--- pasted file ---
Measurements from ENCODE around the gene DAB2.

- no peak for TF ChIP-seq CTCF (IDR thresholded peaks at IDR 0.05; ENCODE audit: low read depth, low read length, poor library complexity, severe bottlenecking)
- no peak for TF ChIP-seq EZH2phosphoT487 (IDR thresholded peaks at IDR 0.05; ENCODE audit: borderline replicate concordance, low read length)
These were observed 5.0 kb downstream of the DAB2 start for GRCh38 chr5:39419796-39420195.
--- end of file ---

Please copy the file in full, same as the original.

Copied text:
Measurements from ENCODE around the gene DAB2.

- no peak for TF ChIP-seq CTCF (IDR thresholded peaks at IDR 0.05; ENCODE audit: low read depth, low read length, poor library complexity, severe bottlenecking)
- no peak for TF ChIP-seq EZH2phosphoT487 (IDR thresholded peaks at IDR 0.05; ENCODE audit: borderline replicate concordance, low read length)
These were observed 5.0 kb downstream of the DAB2 start for GRCh38 chr5:39419796-39420195.